28. 28. The Xen Boot ProcessGRUB starts                KernelHypervisor starts               ModuleDomain0 starts                xl commandGuest domain starts               
  29. 29. Guest Relocation (Migration) in Xen● Cold Relocation● Warm Migration● Live Migration
  30. 30. Cold RelocationMotivation: Moving guest between hosts without shared storage or with different architectures or hypervisor versionsProcess: 1. Shut down a guest on the source host 2. Move the guest from one Domain0s file system to anothers by manually copying the guests disk image and configuration files 3. Start the guest on the destination host
  31. 31. Cold RelocationBenefits:● Hardware maintenance with less downtime● Shared storage not required● Domain0s can be different● Multiple copies and duplicationsLimitation:● More manual process● Service will be down during copy
  32. 32. Warm MigrationMotivation: Move a guest between hosts when uptime is not criticalResult: 1. Pauses a guests execution 2. Transfers guests state across network to a new host 3. Resumes guests execution on destination host
  33. 33. Warm MigrationBenefits:● Guest and processes remains running● Less data transfer than live migrationLimitations:● For a short time, the guest is not externally accessible● Requires shared storage● Network connections to and from guest are interrupted and will probably timeout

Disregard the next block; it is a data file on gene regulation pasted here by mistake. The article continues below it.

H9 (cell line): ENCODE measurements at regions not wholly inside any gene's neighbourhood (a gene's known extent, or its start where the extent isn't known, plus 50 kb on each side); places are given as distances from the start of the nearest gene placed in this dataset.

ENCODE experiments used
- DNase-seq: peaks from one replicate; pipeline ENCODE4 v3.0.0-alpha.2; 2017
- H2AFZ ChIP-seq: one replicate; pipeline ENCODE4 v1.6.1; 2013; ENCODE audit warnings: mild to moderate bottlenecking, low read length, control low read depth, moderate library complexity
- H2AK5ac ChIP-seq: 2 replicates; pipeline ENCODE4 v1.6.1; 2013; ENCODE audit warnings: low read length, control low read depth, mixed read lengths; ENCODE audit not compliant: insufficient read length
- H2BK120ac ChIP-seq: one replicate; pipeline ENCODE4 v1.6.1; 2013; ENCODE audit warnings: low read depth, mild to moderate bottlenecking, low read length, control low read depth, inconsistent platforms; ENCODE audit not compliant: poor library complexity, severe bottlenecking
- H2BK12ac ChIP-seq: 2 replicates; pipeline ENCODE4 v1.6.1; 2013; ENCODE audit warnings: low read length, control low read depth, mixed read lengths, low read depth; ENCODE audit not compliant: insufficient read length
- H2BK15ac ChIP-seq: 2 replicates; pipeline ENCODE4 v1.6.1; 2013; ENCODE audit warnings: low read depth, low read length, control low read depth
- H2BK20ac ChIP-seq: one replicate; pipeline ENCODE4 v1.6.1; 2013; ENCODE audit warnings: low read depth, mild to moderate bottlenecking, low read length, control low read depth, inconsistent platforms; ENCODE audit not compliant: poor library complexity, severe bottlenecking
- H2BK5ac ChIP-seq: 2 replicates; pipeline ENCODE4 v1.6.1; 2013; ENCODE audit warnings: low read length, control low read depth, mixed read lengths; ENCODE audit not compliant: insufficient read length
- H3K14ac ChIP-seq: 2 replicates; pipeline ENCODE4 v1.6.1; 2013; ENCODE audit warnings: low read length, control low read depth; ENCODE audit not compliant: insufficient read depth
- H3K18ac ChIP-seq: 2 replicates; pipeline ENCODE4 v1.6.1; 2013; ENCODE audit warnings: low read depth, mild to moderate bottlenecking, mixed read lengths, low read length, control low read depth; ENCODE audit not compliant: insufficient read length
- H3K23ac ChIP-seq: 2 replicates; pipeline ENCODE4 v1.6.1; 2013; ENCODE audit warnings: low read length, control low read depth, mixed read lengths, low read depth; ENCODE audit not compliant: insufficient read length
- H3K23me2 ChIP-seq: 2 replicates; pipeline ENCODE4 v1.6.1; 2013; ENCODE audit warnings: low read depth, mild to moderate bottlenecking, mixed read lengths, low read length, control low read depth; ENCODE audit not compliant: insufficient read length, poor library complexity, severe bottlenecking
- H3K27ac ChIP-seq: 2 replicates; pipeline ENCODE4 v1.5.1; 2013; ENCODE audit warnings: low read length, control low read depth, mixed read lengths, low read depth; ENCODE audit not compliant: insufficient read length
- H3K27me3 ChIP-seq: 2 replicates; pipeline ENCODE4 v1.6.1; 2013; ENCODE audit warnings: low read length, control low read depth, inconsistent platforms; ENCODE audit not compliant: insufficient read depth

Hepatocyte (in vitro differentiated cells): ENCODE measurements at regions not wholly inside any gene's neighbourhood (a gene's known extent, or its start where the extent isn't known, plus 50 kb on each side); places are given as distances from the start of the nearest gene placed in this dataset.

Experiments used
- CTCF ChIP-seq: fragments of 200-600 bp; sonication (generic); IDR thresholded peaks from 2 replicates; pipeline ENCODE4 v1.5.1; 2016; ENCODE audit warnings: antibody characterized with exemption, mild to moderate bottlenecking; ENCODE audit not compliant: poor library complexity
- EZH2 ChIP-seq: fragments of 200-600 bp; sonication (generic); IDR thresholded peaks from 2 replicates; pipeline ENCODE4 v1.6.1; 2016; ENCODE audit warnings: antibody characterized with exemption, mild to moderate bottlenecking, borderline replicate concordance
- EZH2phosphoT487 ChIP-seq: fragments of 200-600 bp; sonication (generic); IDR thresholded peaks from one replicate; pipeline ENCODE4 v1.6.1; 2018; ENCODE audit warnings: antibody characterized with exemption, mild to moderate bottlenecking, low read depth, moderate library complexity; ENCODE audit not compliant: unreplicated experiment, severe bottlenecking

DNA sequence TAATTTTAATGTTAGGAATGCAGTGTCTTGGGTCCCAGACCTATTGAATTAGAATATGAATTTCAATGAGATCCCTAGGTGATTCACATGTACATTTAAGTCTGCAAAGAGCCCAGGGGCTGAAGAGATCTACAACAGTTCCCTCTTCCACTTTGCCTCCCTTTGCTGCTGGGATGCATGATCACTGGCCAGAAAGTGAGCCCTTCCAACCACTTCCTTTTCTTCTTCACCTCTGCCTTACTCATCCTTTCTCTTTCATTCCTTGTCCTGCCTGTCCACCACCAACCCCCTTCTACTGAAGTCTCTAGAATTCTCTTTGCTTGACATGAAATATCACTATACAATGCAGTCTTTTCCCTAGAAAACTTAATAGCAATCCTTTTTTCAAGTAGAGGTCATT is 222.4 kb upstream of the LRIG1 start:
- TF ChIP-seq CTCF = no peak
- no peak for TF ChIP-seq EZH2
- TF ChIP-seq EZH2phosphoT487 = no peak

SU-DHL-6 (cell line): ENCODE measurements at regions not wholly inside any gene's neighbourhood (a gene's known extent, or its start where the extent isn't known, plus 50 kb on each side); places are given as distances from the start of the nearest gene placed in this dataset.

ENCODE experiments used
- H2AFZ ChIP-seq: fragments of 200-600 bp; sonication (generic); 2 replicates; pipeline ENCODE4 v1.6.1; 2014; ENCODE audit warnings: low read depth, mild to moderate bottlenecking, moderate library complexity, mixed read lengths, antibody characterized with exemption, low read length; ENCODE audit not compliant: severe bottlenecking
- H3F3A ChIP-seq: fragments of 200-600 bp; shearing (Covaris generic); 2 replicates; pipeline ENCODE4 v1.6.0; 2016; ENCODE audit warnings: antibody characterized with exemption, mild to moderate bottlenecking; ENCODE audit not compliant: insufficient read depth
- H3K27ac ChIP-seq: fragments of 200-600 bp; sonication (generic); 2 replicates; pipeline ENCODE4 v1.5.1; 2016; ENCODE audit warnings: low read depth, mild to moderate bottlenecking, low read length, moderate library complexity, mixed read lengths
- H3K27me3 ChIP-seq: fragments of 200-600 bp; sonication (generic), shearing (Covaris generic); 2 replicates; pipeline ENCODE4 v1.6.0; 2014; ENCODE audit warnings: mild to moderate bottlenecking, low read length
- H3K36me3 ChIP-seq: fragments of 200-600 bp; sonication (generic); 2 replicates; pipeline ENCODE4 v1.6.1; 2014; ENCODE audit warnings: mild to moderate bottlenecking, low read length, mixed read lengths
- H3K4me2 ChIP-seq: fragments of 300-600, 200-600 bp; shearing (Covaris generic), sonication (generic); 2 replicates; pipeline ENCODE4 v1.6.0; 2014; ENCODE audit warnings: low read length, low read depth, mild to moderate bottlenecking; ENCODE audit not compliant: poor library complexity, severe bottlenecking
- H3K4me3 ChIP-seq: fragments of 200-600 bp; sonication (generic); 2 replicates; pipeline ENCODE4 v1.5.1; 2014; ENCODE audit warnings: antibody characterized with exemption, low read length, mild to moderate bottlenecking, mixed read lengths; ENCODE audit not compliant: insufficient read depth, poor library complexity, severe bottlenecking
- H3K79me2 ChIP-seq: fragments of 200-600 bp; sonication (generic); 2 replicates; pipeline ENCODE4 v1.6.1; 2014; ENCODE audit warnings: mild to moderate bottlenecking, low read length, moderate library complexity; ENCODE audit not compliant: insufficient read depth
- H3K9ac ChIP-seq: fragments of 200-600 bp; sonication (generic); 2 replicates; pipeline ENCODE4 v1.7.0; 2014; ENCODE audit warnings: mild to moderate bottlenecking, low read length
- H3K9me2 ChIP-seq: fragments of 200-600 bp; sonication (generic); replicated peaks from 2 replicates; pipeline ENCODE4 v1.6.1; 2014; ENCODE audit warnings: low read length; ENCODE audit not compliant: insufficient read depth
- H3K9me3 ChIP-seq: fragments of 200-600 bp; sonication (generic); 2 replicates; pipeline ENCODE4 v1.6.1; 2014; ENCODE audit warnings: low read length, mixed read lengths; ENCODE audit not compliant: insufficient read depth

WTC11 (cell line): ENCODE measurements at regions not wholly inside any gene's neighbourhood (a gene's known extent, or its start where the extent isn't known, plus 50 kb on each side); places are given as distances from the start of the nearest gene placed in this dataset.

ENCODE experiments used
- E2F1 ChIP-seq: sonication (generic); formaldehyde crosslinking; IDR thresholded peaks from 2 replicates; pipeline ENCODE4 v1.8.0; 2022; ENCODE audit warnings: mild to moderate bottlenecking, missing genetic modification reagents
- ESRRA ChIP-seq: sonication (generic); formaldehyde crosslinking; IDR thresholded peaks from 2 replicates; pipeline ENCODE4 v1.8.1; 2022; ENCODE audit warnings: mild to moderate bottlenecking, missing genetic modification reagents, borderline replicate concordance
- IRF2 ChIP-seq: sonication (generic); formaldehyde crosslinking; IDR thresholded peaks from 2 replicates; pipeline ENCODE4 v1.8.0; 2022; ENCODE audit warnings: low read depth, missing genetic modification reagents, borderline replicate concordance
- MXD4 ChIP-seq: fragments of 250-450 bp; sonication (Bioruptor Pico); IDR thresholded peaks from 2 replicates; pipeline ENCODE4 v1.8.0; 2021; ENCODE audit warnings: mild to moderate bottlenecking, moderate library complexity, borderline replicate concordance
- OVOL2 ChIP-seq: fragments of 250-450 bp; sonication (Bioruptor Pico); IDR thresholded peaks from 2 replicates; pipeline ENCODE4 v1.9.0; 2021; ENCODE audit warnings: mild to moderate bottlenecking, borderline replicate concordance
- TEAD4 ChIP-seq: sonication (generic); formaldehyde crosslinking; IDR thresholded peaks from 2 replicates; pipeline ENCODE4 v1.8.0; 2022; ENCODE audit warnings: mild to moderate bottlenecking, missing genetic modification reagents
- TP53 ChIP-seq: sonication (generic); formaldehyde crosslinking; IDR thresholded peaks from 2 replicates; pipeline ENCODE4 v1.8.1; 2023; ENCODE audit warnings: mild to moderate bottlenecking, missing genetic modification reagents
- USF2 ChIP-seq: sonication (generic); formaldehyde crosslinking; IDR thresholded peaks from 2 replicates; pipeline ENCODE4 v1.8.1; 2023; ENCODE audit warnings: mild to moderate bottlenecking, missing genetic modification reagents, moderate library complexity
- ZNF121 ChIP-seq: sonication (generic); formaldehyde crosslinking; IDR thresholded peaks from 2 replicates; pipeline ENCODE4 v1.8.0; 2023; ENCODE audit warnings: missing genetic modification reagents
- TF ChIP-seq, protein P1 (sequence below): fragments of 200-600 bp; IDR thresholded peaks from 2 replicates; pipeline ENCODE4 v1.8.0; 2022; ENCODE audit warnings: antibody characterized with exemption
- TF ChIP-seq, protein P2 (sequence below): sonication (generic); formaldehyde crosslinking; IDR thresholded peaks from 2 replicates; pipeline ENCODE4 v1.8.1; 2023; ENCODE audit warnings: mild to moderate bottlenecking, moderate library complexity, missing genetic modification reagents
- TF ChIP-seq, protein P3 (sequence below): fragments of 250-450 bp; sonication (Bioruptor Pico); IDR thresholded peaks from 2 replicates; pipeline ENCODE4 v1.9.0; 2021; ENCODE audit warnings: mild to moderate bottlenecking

34. 34. Live MigrationMotivation: Load balancing, hardware maintenance, and power managementResult: 1. Begins transferring guests state to new host 2. Repeatedly copies dirtied guest memory (due to continued execution) until complete 3. Re-routes network connections, and guest continues executing with execution and network uninterrupted
  35. 35. Live MigrationBenefits:● No downtime● Network connections to and from guest remain active and uninterrupted● Guest and its services remain availableLimitations:● Requires shared storage● Hosts must be on the same layer 2 network● Sufficient spare resources needed on target machine● Hosts must be configured similarly
  36. 36. Whats New in Xen 4.0+?● Better performance and scalability● blktap2 for virtual hard drive image support (snapshots, cloning)● Improved IOMMU PCI passthru● VGA primary graphics card GPU passthru for HVM guests● Memory page sharing (Copy-on-Write) between VMs● Online resize of guest disks